Peer Reviewed

What's Your Diagnosis?

Ptosis and Rhythmic Eye Movement in a Young Child

Shane M. Clark, MSc1 • Mallika Bhatta, BS1 • Casey Beal, MD2 • Kathryn Wheeler, MD3 • Rachel Coleman, MD3

  • AFFILIATIONS:
    1College of Medicine, University of Florida Health, Gainesville, FL
    2Department of Ophthalmology, University of Florida Health, Gainesville, FL
    3Department of Pediatrics, University of Florida Health, Gainesville, FL

    CITATION:
    Clark SM, Bhatta M, Beal C, Wheeler K, Coleman R. Ptosis and rhythmic eye movement in a young child. Consultant. Published online May 23, 2022. doi:10.25270/con.2022.02.00012

    Received September 29, 2021. Accepted October 25, 2021.

    DISCLOSURES:
    The authors report no relevant financial relationships. The authors report that informed patient consent was obtained for publication of the images used herein.

    CORRESPONDENCE:
    Rachel Coleman, MD, University of Florida Health, 1600 Southwest Archer Road, Gainesville, FL 32610 [rmcoleman@peds.ufl.edu]


    A 4-week-old boy presented to the pediatric clinic for a well-child examination. The patient was born at 37 weeks’ gestation, and his growth and development had been normal up to this point. Pediatric course had been complicated only by difficulties latching due to ankyloglossia, gastroesophageal reflux disease, and milk protein intolerance.

    During the visit, the patient’s mother reported that she noticed he was experiencing a mild drooping of his right eyelid that improved when he opened his jaw (Figure 1). She also noticed that the patient’s right upper eyelid was elevating rhythmically during feeding (Figure 2). The patient had no other abnormal eye movements or signs of eye discomfort other than while suckling, and he was able to keep his eyes completely open when alert.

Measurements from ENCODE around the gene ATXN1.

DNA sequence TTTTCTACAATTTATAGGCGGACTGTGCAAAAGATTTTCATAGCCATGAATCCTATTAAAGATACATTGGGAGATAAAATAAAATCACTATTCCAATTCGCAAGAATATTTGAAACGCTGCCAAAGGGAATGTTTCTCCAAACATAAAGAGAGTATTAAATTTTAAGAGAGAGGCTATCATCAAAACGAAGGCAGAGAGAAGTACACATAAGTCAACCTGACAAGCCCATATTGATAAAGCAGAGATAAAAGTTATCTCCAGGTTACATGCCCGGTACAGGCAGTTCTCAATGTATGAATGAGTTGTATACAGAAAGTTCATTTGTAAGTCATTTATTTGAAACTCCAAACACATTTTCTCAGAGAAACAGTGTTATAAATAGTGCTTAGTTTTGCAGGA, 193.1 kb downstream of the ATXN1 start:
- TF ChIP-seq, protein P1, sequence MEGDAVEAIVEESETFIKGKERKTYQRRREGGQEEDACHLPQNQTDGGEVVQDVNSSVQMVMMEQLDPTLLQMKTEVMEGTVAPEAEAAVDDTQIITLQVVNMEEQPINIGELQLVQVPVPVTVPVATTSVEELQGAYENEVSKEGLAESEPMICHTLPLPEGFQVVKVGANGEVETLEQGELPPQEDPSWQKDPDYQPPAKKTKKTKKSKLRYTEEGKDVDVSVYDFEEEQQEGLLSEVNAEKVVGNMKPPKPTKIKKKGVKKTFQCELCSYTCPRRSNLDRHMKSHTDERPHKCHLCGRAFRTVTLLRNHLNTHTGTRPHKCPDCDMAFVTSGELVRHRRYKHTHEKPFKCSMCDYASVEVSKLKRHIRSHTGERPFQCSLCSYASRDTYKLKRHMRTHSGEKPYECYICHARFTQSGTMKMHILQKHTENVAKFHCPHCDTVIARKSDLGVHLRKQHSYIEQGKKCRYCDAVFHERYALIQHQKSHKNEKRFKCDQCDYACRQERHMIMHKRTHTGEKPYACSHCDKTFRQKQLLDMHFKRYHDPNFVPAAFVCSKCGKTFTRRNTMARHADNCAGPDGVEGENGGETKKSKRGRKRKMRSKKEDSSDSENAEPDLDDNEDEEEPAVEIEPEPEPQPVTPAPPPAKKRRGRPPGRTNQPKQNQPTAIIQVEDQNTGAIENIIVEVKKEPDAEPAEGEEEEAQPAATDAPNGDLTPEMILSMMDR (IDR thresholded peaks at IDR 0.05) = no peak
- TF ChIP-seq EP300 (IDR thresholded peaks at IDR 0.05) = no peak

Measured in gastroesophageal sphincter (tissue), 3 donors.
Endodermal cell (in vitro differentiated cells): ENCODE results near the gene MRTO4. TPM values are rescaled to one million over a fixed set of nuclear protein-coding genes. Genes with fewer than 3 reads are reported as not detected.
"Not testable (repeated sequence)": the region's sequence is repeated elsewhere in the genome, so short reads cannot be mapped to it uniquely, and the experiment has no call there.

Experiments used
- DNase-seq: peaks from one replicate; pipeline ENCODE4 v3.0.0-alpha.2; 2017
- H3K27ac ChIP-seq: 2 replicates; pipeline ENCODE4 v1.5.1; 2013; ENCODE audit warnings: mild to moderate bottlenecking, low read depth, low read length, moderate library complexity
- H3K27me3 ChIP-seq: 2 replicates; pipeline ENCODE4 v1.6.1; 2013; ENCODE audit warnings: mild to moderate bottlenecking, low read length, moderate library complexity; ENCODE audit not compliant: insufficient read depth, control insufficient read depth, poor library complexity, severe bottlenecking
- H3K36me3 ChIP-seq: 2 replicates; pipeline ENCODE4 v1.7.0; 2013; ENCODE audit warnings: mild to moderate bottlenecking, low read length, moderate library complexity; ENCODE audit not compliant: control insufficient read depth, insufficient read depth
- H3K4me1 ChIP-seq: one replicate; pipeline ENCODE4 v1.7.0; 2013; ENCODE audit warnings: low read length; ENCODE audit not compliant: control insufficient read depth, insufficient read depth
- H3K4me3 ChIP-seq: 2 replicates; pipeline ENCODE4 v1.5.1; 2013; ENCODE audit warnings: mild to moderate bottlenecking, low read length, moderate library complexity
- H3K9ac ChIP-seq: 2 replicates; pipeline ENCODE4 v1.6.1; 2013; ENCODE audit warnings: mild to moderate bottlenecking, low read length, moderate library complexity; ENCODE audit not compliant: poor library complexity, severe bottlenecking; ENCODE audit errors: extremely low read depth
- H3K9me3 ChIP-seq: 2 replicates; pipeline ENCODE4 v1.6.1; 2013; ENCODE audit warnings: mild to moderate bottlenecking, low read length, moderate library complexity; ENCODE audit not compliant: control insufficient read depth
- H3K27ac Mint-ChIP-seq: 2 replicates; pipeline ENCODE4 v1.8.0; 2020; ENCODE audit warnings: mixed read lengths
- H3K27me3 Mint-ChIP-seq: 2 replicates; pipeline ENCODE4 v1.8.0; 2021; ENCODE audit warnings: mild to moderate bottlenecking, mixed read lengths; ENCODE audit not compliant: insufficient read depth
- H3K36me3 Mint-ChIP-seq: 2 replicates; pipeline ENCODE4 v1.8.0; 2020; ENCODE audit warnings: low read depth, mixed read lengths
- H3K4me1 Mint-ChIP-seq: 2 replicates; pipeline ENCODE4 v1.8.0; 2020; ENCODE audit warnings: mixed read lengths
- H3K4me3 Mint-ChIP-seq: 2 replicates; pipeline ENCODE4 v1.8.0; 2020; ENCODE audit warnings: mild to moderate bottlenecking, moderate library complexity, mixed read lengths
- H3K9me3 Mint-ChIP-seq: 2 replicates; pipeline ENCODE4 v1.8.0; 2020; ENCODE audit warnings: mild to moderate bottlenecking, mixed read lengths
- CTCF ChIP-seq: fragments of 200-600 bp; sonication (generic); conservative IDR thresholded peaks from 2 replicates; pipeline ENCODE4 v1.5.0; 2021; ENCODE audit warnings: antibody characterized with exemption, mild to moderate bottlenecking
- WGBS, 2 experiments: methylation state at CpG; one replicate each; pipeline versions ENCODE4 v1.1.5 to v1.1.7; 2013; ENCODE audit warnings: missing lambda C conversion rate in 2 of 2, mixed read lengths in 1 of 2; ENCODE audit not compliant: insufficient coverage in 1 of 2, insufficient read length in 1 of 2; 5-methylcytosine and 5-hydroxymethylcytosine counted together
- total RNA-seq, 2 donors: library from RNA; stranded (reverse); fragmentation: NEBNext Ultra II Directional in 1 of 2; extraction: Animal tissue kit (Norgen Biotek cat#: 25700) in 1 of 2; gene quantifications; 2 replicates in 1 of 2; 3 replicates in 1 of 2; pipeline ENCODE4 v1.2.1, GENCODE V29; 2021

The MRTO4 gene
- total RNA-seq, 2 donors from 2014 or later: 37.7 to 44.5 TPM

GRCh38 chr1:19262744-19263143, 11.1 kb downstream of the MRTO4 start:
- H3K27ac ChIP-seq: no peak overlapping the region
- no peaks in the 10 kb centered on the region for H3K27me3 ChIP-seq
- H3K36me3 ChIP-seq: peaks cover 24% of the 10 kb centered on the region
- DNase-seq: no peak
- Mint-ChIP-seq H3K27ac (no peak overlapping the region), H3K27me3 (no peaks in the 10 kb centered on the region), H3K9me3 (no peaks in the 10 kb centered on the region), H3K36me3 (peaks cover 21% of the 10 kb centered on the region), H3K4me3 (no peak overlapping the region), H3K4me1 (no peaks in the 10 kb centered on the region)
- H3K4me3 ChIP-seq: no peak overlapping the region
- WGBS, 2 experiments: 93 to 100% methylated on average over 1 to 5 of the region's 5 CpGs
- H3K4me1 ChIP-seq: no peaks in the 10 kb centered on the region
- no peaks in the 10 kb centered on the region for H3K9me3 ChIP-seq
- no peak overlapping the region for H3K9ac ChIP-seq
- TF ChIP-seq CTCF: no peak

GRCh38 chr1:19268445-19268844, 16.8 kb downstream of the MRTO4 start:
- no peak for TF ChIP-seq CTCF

Figure 1. Unilateral ptosis of the patient at rest.
    Figure 1. Unilateral ptosis of the patient at rest.

    Figure 2. Wink phenomenon shown during active feeding.
    Figure 2. Wink phenomenon shown during active feeding.

     

    The patient’s mother denied any family history of ocular abnormalities. On physical examination, the patient’s head, eyes, ears, nose, and throat were normal; his cardiac, pulmonary, neurologic, and musculoskeletal examinations also were normal.

     

    Based on the patient’s background and presentation, what is your diagnosis?

    A. Bell palsy

    B. Horner syndrome

    C. Marcus Gunn syndrome

    D. Corneal abrasion

    E. Congenital fibrosis of the extraocular Muscles (CFEOM)

References

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11. Doucet TW, Crawford JS. The quantification, natural course, and surgical results in 57 eyes with Marcus Gunn (jaw-winking) syndrome. Am J Ophthalmol. 1981;92(5):702-707. doi:10.1016/s0002-9394(14)74665-3

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